Some homeowners can forecast that they will have to short sale or foreclose when they loose their job, get a divorce or experience a loss of an immediate family member. Others have renters move out after months of non-payment and they just can’t recover. Some homeowners are not even behind in their mortgage payment when they decide to pursue a short sale and some banks are okay with that and appreciate that the anticipation will save the bank and the homeowner headaches and unnecessary costs.

The solution is to actively find a buyer for the property and present both the buyer and your situation to your lender. An active short sale agent that is a short sale expert can help you greatly when the goal is to remove the property and the debt from your name. The key to a short sale is to act quickly, precisely and keep your eye on the prize as you patiently wait for everything to fall into place.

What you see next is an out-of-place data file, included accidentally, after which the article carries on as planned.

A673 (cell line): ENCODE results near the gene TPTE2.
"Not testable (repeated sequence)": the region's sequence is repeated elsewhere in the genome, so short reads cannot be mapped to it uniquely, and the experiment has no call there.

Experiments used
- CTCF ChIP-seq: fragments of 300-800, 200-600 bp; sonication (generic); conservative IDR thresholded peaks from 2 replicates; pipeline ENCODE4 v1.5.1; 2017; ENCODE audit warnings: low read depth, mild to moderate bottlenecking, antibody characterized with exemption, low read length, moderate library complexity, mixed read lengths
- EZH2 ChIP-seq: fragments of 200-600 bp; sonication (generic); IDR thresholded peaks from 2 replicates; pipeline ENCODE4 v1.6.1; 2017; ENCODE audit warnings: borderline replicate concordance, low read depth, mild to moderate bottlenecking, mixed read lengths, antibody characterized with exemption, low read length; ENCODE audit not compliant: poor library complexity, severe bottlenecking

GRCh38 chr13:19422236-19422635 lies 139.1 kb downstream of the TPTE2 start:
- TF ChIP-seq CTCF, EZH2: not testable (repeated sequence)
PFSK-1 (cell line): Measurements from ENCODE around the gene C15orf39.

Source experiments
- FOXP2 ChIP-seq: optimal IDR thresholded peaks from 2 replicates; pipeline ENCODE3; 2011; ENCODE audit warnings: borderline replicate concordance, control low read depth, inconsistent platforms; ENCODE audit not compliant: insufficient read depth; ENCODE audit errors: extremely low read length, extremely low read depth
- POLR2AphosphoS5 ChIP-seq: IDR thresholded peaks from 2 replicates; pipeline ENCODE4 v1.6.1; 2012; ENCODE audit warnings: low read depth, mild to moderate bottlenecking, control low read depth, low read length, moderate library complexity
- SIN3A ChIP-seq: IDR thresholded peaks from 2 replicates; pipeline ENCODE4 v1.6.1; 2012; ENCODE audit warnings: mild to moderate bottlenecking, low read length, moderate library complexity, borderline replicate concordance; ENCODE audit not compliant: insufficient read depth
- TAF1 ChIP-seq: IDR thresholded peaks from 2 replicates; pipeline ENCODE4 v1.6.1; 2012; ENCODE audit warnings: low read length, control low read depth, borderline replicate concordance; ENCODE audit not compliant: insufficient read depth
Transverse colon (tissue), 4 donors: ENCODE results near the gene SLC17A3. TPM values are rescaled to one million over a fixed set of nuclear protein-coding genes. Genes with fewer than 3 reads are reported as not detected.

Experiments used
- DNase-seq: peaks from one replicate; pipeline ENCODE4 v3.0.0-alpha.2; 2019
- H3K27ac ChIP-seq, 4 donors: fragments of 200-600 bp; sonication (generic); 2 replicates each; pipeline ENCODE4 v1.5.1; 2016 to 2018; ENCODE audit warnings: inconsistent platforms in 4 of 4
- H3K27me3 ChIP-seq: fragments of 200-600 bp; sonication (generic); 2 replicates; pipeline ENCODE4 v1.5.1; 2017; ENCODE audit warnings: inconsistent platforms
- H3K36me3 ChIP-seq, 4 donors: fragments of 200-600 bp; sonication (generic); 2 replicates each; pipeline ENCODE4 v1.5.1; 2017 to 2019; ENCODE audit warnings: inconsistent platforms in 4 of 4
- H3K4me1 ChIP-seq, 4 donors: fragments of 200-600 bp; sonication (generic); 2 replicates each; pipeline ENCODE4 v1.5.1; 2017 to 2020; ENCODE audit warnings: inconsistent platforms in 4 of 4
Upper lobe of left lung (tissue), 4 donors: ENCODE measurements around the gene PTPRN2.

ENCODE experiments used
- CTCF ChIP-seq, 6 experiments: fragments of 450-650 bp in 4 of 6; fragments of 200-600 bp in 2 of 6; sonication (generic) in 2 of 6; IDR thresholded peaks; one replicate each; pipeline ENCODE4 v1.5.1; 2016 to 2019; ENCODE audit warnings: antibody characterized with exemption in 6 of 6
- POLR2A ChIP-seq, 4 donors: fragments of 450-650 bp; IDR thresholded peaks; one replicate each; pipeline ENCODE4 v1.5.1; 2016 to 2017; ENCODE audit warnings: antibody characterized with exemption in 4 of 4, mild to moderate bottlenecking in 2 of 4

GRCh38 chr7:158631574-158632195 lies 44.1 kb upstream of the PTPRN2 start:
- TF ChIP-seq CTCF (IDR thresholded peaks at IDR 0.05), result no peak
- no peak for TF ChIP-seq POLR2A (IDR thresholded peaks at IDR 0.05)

For more information on short sales,
Please give me a call
John Hanson. 408-281-8383

Buying a Home with little down.

FHA loans are still the best solution to getting into a home with little down.

With loans in the Bay Area up to $650,000 thousand dollars and only 3.5% down one can still get into a home with a little over $20,000 out of pocket. (max loan of $650,000, much less if smaller loan)

Sellers can pay all closing costs to help keep costs low and one does not even need a termite clearance if all parties agree not to get one.

Many agents are reluctant to buyers to obtain an FHA loan fearing it might take to long. This not the case as any direct lender doing FHA loans can close them as fast as they do a conventional loan.

Having done FHA loans for many years I still find them to be one of the best loan programs available for buyers who do not have large down payments and the program is not just for first time buyers.

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San Jose Property trends.. Aug. 2011

Santa Clara County, August 2011
The San Jose Team

Monthly Quarterly Yearly Property Analysis